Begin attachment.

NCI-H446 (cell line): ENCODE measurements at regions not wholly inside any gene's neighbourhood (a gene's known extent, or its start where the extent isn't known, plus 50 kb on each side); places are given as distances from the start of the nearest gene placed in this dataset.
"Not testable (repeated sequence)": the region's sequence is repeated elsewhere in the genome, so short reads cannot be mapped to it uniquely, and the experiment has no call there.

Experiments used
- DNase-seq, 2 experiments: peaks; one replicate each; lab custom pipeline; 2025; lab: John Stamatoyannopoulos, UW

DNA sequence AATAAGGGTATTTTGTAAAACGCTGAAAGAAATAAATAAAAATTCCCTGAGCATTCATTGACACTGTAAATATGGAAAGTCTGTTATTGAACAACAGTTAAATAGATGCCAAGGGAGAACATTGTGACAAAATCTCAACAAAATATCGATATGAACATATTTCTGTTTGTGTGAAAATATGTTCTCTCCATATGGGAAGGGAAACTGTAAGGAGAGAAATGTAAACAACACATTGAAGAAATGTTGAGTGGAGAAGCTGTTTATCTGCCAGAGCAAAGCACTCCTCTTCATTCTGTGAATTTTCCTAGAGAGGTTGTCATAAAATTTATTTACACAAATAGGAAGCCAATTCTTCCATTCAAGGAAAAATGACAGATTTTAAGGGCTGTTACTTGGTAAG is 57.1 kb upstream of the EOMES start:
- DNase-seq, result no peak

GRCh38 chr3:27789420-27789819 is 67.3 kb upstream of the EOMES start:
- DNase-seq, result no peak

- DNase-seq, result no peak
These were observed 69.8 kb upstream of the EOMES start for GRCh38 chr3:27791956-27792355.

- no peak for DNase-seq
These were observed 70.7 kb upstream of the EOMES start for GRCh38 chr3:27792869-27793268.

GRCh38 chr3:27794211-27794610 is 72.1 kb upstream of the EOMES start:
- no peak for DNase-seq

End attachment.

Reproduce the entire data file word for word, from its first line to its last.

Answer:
NCI-H446 (cell line): ENCODE measurements at regions not wholly inside any gene's neighbourhood (a gene's known extent, or its start where the extent isn't known, plus 50 kb on each side); places are given as distances from the start of the nearest gene placed in this dataset.
"Not testable (repeated sequence)": the region's sequence is repeated elsewhere in the genome, so short reads cannot be mapped to it uniquely, and the experiment has no call there.

Experiments used
- DNase-seq, 2 experiments: peaks; one replicate each; lab custom pipeline; 2025; lab: John Stamatoyannopoulos, UW

DNA sequence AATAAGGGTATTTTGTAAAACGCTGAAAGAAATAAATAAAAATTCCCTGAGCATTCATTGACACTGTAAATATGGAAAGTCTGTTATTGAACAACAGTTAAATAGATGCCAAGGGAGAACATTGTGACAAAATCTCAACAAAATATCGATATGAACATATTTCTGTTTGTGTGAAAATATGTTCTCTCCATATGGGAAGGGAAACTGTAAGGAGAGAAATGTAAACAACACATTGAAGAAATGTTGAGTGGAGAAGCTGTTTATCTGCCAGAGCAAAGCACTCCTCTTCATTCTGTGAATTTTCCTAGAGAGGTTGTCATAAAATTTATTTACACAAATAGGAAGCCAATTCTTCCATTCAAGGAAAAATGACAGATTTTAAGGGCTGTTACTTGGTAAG is 57.1 kb upstream of the EOMES start:
- DNase-seq, result no peak

GRCh38 chr3:27789420-27789819 is 67.3 kb upstream of the EOMES start:
- DNase-seq, result no peak

- DNase-seq, result no peak
These were observed 69.8 kb upstream of the EOMES start for GRCh38 chr3:27791956-27792355.

- no peak for DNase-seq
These were observed 70.7 kb upstream of the EOMES start for GRCh38 chr3:27792869-27793268.

GRCh38 chr3:27794211-27794610 is 72.1 kb upstream of the EOMES start:
- no peak for DNase-seq